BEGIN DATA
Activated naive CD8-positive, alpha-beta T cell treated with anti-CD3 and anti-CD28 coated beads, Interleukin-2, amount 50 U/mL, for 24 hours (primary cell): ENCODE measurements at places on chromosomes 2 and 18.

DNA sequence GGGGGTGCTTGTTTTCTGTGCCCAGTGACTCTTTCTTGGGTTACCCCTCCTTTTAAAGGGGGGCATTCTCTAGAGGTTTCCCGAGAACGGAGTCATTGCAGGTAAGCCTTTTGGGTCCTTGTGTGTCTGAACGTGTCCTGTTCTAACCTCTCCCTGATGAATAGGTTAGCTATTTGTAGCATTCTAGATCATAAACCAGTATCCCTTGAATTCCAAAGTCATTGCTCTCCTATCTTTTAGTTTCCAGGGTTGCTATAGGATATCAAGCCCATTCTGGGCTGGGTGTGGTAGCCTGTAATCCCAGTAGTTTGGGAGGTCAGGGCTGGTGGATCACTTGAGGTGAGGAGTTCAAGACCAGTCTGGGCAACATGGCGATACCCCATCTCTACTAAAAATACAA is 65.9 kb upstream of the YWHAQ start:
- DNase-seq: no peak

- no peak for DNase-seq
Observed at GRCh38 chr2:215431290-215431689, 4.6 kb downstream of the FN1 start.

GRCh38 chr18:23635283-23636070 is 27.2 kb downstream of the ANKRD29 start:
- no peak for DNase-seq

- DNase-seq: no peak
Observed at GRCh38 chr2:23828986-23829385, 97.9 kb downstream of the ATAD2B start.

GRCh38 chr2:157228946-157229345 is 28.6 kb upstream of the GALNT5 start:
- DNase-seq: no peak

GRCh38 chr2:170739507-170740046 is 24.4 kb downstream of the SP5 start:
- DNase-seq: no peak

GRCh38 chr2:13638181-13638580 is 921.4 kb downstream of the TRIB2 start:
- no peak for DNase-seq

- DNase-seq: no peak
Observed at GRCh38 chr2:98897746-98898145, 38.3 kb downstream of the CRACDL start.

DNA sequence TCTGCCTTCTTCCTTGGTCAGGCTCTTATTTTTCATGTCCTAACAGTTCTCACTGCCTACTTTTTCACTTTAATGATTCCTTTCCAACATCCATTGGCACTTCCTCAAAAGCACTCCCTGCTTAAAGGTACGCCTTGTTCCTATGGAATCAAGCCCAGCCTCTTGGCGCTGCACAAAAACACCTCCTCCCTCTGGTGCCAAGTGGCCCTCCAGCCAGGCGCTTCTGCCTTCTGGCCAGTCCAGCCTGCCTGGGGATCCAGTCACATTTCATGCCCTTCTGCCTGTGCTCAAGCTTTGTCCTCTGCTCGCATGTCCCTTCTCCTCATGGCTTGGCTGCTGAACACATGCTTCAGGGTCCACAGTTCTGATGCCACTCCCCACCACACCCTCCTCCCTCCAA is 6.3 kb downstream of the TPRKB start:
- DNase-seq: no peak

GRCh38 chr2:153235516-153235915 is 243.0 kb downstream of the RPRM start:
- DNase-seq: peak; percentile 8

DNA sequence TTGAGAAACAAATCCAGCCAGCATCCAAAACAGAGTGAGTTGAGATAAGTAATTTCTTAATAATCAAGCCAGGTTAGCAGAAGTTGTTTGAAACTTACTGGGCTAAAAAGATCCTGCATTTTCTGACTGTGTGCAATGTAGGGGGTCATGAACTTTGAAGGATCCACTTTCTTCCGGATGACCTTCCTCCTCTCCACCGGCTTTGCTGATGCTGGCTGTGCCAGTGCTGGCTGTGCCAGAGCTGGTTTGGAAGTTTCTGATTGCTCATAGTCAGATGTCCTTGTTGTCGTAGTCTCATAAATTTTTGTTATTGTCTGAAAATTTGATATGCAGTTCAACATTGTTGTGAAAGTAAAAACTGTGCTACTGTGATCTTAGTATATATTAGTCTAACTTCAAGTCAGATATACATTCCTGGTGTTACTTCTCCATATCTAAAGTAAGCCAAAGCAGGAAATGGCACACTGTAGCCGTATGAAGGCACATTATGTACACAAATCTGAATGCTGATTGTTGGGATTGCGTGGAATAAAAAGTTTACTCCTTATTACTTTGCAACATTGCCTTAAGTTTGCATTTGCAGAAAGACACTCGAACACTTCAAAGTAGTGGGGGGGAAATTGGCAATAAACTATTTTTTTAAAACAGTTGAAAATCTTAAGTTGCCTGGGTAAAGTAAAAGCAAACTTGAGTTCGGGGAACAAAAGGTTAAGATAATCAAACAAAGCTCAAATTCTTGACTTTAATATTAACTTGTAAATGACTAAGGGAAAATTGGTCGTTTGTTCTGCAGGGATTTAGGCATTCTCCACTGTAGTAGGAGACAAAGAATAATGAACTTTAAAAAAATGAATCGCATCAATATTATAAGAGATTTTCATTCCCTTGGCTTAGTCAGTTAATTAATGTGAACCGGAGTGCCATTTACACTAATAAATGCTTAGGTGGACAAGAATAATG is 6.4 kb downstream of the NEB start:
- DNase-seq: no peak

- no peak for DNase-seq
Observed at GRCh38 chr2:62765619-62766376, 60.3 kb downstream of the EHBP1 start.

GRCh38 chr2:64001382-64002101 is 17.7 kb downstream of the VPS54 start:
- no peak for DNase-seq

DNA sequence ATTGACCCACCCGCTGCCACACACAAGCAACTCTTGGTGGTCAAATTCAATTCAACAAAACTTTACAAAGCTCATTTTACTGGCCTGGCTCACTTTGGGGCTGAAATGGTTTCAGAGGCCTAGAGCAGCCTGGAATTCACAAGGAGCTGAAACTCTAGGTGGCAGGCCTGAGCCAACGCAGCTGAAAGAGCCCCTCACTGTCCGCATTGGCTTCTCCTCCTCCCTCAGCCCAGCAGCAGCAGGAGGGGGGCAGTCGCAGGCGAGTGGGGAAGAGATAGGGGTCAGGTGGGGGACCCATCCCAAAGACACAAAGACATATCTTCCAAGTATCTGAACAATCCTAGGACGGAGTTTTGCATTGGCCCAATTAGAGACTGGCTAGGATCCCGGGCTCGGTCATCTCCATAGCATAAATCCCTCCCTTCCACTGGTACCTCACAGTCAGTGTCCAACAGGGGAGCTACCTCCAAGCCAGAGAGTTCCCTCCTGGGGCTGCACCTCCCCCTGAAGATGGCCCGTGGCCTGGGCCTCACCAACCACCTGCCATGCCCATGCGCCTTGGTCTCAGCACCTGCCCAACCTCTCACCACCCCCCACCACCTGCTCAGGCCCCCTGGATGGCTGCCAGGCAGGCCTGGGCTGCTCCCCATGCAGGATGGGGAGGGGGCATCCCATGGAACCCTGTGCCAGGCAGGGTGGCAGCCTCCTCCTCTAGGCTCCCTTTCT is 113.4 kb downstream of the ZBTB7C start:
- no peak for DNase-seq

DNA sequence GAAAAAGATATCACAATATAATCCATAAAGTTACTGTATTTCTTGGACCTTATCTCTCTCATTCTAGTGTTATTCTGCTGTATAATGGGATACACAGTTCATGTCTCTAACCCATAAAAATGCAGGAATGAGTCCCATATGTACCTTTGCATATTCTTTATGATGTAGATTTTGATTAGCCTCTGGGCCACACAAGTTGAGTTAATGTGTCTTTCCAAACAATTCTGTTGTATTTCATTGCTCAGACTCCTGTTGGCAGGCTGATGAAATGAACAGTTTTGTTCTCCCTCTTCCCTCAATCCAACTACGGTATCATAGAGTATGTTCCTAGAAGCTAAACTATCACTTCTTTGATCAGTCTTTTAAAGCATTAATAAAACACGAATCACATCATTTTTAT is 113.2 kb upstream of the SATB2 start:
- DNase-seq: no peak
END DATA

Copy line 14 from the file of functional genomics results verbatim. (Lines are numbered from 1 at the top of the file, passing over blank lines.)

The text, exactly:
GRCh38 chr2:13638181-13638580 is 921.4 kb downstream of the TRIB2 start: